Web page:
Many people would be shocked to know some of the health statistics surrounding African American women in the Sacramento community. According to a study done by the University of California at San Francisco, 15% have been diagnosed with Type II diabetes. However, three women are working to improve that statistic and create a network of women of color within the area. Together, they make up the African American Women’s Health Legacy (AAWHL). Their goal is to educate women and their children about the importance of physical fitness and healthy eating habits.
In addition to health education, the AAWHL is working on a major project called the “AAWHL Mentoring and Empowerment Monthly Meet-Up”. In collaboration with Brickhouse Art Gallery’s director Barbara Range, the two organizations are hosting a series of get-togethers geared towards gathering women of color and encouraging them become advocates for the Sacramento community. At the events, vendors bring their wares and display them to the public while making conversation and sharing life experiences. Many different products are available for purchase at this event, and some can even be traded for. The idea is to to create a sense of community where women of color are more active.
“I see where we can create community, and this is really an opportunity for us create a “well” experience,” says Toni Colley Perry, a coordinator for AAWHL. She refers to the old tradition of women gathering to collect water from wells, while also expressing their opinions about their personal lives and their ideas for the community. “Because of our environment here, there’s no reason for us to gather in our existence as women. And this is an opportunity for people to come together and share who they are, what they have a passion to do, so we start out with the vendors there and then we all come together in a circle and we talk about life. The church environment would not allow us to come together as women, because there are so many woman from different churches. But through art, we can revive ourselves and get connected with who we were as girls. That creative side. It’s an opportunity for us to create a community. We are going to be creating an evening marketplace at the Brickhouse and it’s an opportunity for entrepreneurs to come and sell their wares.”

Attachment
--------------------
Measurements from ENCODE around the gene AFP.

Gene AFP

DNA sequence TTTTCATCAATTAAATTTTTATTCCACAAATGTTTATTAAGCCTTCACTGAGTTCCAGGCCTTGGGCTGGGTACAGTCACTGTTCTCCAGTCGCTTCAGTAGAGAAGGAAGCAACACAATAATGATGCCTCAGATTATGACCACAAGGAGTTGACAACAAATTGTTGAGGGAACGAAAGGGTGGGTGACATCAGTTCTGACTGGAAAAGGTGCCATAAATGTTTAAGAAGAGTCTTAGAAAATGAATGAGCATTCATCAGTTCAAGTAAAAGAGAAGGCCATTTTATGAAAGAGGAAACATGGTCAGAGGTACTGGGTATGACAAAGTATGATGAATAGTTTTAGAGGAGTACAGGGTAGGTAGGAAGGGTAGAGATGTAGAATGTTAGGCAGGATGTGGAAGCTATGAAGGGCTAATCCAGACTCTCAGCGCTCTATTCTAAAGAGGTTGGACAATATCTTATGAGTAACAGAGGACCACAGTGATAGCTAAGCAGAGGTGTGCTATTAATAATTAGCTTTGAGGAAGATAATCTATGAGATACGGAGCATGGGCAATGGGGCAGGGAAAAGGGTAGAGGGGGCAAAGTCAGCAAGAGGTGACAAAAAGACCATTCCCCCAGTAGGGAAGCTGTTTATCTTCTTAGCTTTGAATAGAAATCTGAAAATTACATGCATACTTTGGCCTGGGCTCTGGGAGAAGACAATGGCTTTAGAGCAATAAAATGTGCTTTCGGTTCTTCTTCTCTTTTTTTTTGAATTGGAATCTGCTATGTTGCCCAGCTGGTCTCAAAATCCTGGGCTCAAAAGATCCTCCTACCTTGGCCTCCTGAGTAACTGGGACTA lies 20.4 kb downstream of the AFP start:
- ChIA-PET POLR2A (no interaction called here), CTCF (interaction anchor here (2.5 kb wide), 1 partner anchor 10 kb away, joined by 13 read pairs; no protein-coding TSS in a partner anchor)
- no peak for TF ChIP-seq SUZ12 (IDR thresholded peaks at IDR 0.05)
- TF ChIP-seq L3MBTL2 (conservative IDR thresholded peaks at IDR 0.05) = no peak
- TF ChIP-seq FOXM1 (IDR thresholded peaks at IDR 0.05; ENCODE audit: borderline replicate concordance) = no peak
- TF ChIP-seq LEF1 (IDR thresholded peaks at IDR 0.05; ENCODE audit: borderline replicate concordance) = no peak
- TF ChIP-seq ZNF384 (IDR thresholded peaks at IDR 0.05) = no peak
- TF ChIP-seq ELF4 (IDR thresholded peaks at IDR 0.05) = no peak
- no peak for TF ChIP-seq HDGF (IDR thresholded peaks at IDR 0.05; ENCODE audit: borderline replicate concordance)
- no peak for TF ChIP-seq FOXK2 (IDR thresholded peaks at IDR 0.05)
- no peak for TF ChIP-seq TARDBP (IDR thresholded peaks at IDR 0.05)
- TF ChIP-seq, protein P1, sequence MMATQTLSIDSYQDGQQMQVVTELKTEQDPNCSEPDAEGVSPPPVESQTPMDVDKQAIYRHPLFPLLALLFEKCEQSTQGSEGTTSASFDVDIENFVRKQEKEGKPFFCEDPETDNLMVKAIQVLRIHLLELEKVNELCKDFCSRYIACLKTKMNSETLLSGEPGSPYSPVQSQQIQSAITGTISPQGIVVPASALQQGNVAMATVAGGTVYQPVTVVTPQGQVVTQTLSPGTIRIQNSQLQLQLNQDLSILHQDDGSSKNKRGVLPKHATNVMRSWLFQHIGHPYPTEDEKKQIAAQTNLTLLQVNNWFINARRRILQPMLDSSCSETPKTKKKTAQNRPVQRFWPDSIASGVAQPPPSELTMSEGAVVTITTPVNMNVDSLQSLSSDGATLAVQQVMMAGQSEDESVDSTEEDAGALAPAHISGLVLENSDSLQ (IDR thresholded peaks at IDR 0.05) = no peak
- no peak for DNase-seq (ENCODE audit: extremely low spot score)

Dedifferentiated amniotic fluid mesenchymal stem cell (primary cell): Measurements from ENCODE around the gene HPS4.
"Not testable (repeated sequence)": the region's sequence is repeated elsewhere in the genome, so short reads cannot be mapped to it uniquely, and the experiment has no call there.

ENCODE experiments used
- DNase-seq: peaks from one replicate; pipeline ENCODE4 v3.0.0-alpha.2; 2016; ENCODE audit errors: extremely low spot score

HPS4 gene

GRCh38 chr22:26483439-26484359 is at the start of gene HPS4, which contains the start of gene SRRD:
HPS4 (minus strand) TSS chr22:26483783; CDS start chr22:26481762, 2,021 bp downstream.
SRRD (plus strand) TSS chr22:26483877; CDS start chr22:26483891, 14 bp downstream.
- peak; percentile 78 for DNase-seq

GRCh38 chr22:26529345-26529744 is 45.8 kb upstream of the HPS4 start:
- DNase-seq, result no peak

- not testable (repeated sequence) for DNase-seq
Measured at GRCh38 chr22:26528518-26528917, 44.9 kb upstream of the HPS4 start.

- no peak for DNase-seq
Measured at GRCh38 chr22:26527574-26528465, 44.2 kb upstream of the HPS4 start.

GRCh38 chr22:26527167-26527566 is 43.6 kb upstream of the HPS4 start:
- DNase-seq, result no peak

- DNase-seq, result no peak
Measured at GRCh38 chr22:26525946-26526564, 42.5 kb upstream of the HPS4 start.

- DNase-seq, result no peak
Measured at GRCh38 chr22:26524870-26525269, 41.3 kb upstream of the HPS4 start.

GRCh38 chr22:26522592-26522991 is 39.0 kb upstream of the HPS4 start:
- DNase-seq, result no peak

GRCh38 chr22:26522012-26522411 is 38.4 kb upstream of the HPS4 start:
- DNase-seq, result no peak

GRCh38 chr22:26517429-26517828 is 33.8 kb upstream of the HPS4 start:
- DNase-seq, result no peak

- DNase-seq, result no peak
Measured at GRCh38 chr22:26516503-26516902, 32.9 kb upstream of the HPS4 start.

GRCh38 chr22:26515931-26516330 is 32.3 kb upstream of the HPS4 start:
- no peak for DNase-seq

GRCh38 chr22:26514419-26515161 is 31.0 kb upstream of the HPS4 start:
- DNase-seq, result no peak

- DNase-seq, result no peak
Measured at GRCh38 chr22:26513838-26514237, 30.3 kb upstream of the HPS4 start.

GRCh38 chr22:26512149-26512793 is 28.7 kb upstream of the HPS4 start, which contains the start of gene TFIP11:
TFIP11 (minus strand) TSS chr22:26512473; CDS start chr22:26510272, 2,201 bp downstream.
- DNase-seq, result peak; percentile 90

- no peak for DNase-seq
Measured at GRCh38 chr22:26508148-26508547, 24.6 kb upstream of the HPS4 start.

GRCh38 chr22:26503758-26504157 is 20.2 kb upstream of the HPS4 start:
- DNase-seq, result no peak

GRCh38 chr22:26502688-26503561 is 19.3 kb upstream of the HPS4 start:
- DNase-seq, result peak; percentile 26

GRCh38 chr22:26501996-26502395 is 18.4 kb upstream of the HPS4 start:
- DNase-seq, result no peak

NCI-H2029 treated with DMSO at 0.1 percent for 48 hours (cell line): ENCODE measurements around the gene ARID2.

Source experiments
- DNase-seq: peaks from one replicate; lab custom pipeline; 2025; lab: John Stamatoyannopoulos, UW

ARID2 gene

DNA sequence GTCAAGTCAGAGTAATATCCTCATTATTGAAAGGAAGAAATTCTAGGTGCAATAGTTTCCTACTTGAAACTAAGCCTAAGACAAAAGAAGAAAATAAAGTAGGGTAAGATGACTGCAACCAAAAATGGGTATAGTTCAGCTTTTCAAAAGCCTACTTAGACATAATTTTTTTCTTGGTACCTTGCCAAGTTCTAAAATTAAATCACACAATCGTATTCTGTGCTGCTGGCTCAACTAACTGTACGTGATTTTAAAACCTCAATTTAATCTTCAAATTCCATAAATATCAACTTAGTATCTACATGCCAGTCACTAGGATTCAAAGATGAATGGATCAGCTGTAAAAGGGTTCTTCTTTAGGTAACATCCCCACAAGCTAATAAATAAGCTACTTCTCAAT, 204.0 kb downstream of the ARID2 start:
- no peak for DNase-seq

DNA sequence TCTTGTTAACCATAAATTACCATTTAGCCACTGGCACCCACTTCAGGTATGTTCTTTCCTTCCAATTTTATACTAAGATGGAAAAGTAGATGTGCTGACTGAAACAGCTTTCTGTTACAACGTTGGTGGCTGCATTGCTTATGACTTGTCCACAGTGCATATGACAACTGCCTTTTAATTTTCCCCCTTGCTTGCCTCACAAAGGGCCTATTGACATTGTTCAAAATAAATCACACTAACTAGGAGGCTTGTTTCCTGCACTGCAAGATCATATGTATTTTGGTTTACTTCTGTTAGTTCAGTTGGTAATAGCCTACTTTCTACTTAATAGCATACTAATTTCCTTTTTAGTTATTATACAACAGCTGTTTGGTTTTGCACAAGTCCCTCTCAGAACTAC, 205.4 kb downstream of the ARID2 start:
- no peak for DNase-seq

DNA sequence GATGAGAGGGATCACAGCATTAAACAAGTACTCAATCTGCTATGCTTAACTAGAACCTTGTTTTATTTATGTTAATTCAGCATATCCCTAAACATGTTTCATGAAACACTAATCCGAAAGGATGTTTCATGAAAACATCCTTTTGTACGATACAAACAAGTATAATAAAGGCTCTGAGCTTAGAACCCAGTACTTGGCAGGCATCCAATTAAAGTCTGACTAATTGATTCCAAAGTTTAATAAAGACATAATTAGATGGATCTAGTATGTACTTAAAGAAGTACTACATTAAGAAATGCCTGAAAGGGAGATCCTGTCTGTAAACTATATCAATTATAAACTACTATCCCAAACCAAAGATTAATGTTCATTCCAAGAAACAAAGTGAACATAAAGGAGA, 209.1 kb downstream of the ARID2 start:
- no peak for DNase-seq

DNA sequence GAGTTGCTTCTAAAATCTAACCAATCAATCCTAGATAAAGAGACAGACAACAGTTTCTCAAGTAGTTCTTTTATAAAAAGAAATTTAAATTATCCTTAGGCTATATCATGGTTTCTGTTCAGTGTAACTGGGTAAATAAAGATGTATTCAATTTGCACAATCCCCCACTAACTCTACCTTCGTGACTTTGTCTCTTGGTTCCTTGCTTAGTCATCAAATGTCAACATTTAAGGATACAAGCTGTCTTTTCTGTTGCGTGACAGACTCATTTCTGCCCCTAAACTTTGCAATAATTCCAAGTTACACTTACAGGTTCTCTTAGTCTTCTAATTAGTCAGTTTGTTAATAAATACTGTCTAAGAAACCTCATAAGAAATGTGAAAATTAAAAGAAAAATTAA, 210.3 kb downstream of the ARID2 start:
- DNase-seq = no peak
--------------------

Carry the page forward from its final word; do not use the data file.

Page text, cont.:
The Brickhouse Art Gallery, where the events are held monthly, is the perfect location to accomplish this; the museum has a rich tradition of displaying multicultural art that expresses an array of perspectives and ideas about what it means to live in Sacramento. In addition, it is a space that welcomes people of any and all backgrounds. These monthly meet-ups, however, are also a stepping stone to a much greater accomplishment that will affect the entire African American community in Sacramento.
“My goal in doing this idea is to help build the support that Barbara needed for the Brickhouse and the community things that she does and to help her with her ongoing goal to purchase the Brickhouse,” says Colley Perry. “Owning that building will give the African American community and the people of color who want to do art [the opportunity] to be a part of this whole collaborative community. It’s not a white or black thing. We are just participating in helping with that mission so that it can really become a corner where art in the community is happening. With everything that is going on on Broadway, the only real true community thing that is opening up to all ethnic groups is the Brickhouse. But we can’t get her the support if we don’t come. If we are not coming and we’re not helping she can’t do all that needs to be done there. It’s just not something that can be done without a true community coming together. We want to do some community advocacy about the light situation at 36th and Broadway, where the Brickhouse is. We’ve just recently contacted…WALKSacramento to talk about how can we advocate to get lighting and street protection for people who cross that intersection. So that is going to be one of the issues that we want to rally around and get women interested in advocacy.”
The AAWHL Mentoring and Empowerment Monthly Meet-ups are a great way for women of color to network while also sharing their perspectives with a group of invested listeners, but they are also a platform for women interested in becoming community advocates and rallying behind the creation of a community center specifically for people of color. The excitement around this project is infectious.
“The first time we got people together, I couldn’t sleep,” recalls Colley Perry. “I couldn’t because I had met so many wonderful, beautiful people in the evening who were sharing their goals and aspirations.”
For more information about how to get involved with the AAWHL, visit AAWHL.com.